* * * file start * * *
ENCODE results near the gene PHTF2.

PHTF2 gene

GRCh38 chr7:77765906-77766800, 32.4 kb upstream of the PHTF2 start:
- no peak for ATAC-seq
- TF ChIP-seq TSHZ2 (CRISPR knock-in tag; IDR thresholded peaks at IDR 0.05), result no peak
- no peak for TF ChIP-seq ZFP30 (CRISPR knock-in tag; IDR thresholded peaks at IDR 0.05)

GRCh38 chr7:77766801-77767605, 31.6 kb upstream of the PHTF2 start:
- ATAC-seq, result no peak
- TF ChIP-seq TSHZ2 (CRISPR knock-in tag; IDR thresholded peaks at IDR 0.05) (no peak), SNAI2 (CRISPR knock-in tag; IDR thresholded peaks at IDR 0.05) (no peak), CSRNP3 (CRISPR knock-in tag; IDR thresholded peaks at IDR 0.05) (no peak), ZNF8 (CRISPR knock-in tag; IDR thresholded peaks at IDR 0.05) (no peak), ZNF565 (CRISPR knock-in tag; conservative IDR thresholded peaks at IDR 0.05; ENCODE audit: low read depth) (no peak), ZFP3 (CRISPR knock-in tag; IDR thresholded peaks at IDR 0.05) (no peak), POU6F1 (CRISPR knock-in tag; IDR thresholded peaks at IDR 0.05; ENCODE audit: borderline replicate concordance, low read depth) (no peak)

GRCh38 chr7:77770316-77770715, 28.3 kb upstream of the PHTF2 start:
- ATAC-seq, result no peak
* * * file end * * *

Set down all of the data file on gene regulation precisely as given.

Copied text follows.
ENCODE results near the gene PHTF2.

PHTF2 gene

GRCh38 chr7:77765906-77766800, 32.4 kb upstream of the PHTF2 start:
- no peak for ATAC-seq
- TF ChIP-seq TSHZ2 (CRISPR knock-in tag; IDR thresholded peaks at IDR 0.05), result no peak
- no peak for TF ChIP-seq ZFP30 (CRISPR knock-in tag; IDR thresholded peaks at IDR 0.05)

GRCh38 chr7:77766801-77767605, 31.6 kb upstream of the PHTF2 start:
- ATAC-seq, result no peak
- TF ChIP-seq TSHZ2 (CRISPR knock-in tag; IDR thresholded peaks at IDR 0.05) (no peak), SNAI2 (CRISPR knock-in tag; IDR thresholded peaks at IDR 0.05) (no peak), CSRNP3 (CRISPR knock-in tag; IDR thresholded peaks at IDR 0.05) (no peak), ZNF8 (CRISPR knock-in tag; IDR thresholded peaks at IDR 0.05) (no peak), ZNF565 (CRISPR knock-in tag; conservative IDR thresholded peaks at IDR 0.05; ENCODE audit: low read depth) (no peak), ZFP3 (CRISPR knock-in tag; IDR thresholded peaks at IDR 0.05) (no peak), POU6F1 (CRISPR knock-in tag; IDR thresholded peaks at IDR 0.05; ENCODE audit: borderline replicate concordance, low read depth) (no peak)

GRCh38 chr7:77770316-77770715, 28.3 kb upstream of the PHTF2 start:
- ATAC-seq, result no peak